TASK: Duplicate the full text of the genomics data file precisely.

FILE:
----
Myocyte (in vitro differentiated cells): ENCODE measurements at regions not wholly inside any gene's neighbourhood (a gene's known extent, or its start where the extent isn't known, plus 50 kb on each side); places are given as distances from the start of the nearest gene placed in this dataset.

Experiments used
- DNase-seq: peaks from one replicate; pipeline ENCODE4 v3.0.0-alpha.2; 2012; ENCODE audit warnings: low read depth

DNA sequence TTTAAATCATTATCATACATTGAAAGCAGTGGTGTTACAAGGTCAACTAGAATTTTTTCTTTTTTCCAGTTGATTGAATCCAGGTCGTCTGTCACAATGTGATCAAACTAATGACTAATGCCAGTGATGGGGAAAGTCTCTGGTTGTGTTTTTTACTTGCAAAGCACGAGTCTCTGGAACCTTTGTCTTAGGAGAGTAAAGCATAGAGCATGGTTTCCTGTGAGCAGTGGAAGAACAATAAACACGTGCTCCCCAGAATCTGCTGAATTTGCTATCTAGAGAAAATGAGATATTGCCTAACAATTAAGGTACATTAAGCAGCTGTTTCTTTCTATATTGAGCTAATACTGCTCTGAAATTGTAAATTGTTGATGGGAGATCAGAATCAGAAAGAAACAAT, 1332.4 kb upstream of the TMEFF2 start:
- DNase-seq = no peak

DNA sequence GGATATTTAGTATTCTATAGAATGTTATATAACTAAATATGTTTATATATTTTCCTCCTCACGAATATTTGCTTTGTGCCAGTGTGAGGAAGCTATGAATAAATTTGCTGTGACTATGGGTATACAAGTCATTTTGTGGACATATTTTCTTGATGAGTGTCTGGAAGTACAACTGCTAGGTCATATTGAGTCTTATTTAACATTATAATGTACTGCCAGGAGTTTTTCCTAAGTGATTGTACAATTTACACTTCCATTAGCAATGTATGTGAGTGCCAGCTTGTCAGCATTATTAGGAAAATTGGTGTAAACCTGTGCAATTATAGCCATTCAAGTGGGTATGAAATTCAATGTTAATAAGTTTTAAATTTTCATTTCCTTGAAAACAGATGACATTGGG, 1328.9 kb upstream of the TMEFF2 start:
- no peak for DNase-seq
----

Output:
Myocyte (in vitro differentiated cells): ENCODE measurements at regions not wholly inside any gene's neighbourhood (a gene's known extent, or its start where the extent isn't known, plus 50 kb on each side); places are given as distances from the start of the nearest gene placed in this dataset.

Experiments used
- DNase-seq: peaks from one replicate; pipeline ENCODE4 v3.0.0-alpha.2; 2012; ENCODE audit warnings: low read depth

DNA sequence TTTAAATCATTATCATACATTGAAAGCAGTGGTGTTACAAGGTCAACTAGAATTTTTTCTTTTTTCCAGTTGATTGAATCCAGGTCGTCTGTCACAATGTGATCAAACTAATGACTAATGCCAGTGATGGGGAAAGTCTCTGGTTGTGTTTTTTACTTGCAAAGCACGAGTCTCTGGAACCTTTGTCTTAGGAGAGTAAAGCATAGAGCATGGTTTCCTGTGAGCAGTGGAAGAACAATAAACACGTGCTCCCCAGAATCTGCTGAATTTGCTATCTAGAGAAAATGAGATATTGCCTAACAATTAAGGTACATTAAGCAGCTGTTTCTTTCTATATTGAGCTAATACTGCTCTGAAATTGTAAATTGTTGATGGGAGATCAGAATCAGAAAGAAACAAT, 1332.4 kb upstream of the TMEFF2 start:
- DNase-seq = no peak

DNA sequence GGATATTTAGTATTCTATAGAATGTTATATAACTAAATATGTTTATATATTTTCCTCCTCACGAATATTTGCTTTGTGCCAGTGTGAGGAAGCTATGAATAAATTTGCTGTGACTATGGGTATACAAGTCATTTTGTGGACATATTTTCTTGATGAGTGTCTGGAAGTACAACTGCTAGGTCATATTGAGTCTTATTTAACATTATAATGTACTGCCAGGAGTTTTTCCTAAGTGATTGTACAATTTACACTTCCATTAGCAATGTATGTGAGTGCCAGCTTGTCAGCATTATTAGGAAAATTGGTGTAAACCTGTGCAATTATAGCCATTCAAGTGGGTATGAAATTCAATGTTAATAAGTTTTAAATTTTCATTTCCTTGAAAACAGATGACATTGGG, 1328.9 kb upstream of the TMEFF2 start:
- no peak for DNase-seq